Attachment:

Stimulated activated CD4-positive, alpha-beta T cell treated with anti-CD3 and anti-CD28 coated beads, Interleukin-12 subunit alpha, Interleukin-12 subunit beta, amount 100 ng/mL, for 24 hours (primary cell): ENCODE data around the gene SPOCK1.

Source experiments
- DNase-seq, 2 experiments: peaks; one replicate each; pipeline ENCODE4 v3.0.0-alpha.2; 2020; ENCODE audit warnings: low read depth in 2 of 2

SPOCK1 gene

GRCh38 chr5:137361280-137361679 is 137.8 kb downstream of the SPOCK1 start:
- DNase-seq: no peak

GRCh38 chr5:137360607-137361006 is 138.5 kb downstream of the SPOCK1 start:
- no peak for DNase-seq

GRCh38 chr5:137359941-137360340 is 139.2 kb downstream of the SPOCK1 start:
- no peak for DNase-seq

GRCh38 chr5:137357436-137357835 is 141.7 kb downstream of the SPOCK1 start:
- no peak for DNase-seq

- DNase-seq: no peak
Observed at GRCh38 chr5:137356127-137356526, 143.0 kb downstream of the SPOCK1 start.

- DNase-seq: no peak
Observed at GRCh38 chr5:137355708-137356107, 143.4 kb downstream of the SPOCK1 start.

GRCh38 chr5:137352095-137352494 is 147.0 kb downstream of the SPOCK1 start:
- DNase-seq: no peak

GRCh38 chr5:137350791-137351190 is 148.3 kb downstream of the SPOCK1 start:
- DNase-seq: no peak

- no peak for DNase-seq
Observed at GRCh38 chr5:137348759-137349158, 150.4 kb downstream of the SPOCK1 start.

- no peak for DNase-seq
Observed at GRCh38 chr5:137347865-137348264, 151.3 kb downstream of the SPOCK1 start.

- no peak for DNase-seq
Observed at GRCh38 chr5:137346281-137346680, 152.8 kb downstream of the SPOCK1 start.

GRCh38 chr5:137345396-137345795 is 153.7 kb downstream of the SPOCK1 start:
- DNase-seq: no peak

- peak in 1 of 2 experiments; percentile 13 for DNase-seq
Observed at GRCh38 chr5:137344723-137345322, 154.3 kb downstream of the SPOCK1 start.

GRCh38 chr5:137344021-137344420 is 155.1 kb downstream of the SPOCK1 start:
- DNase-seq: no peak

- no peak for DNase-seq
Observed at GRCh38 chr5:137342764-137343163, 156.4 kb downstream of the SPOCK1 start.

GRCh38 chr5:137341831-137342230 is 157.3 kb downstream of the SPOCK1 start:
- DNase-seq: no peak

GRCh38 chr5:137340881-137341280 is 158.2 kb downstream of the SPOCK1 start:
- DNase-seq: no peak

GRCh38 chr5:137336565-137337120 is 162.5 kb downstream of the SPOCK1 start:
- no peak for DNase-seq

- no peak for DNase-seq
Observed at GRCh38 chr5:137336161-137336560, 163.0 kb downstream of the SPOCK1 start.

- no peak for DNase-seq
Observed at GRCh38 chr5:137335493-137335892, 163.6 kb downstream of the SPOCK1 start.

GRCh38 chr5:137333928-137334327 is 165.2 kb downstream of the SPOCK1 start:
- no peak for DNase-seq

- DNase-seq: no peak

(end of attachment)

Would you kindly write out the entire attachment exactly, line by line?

Stimulated activated CD4-positive, alpha-beta T cell treated with anti-CD3 and anti-CD28 coated beads, Interleukin-12 subunit alpha, Interleukin-12 subunit beta, amount 100 ng/mL, for 24 hours (primary cell): ENCODE data around the gene SPOCK1.

Source experiments
- DNase-seq, 2 experiments: peaks; one replicate each; pipeline ENCODE4 v3.0.0-alpha.2; 2020; ENCODE audit warnings: low read depth in 2 of 2

SPOCK1 gene

GRCh38 chr5:137361280-137361679 is 137.8 kb downstream of the SPOCK1 start:
- DNase-seq: no peak

GRCh38 chr5:137360607-137361006 is 138.5 kb downstream of the SPOCK1 start:
- no peak for DNase-seq

GRCh38 chr5:137359941-137360340 is 139.2 kb downstream of the SPOCK1 start:
- no peak for DNase-seq

GRCh38 chr5:137357436-137357835 is 141.7 kb downstream of the SPOCK1 start:
- no peak for DNase-seq

- DNase-seq: no peak
Observed at GRCh38 chr5:137356127-137356526, 143.0 kb downstream of the SPOCK1 start.

- DNase-seq: no peak
Observed at GRCh38 chr5:137355708-137356107, 143.4 kb downstream of the SPOCK1 start.

GRCh38 chr5:137352095-137352494 is 147.0 kb downstream of the SPOCK1 start:
- DNase-seq: no peak

GRCh38 chr5:137350791-137351190 is 148.3 kb downstream of the SPOCK1 start:
- DNase-seq: no peak

- no peak for DNase-seq
Observed at GRCh38 chr5:137348759-137349158, 150.4 kb downstream of the SPOCK1 start.

- no peak for DNase-seq
Observed at GRCh38 chr5:137347865-137348264, 151.3 kb downstream of the SPOCK1 start.

- no peak for DNase-seq
Observed at GRCh38 chr5:137346281-137346680, 152.8 kb downstream of the SPOCK1 start.

GRCh38 chr5:137345396-137345795 is 153.7 kb downstream of the SPOCK1 start:
- DNase-seq: no peak

- peak in 1 of 2 experiments; percentile 13 for DNase-seq
Observed at GRCh38 chr5:137344723-137345322, 154.3 kb downstream of the SPOCK1 start.

GRCh38 chr5:137344021-137344420 is 155.1 kb downstream of the SPOCK1 start:
- DNase-seq: no peak

- no peak for DNase-seq
Observed at GRCh38 chr5:137342764-137343163, 156.4 kb downstream of the SPOCK1 start.

GRCh38 chr5:137341831-137342230 is 157.3 kb downstream of the SPOCK1 start:
- DNase-seq: no peak

GRCh38 chr5:137340881-137341280 is 158.2 kb downstream of the SPOCK1 start:
- DNase-seq: no peak

GRCh38 chr5:137336565-137337120 is 162.5 kb downstream of the SPOCK1 start:
- no peak for DNase-seq

- no peak for DNase-seq
Observed at GRCh38 chr5:137336161-137336560, 163.0 kb downstream of the SPOCK1 start.

- no peak for DNase-seq
Observed at GRCh38 chr5:137335493-137335892, 163.6 kb downstream of the SPOCK1 start.

GRCh38 chr5:137333928-137334327 is 165.2 kb downstream of the SPOCK1 start:
- no peak for DNase-seq

- DNase-seq: no peak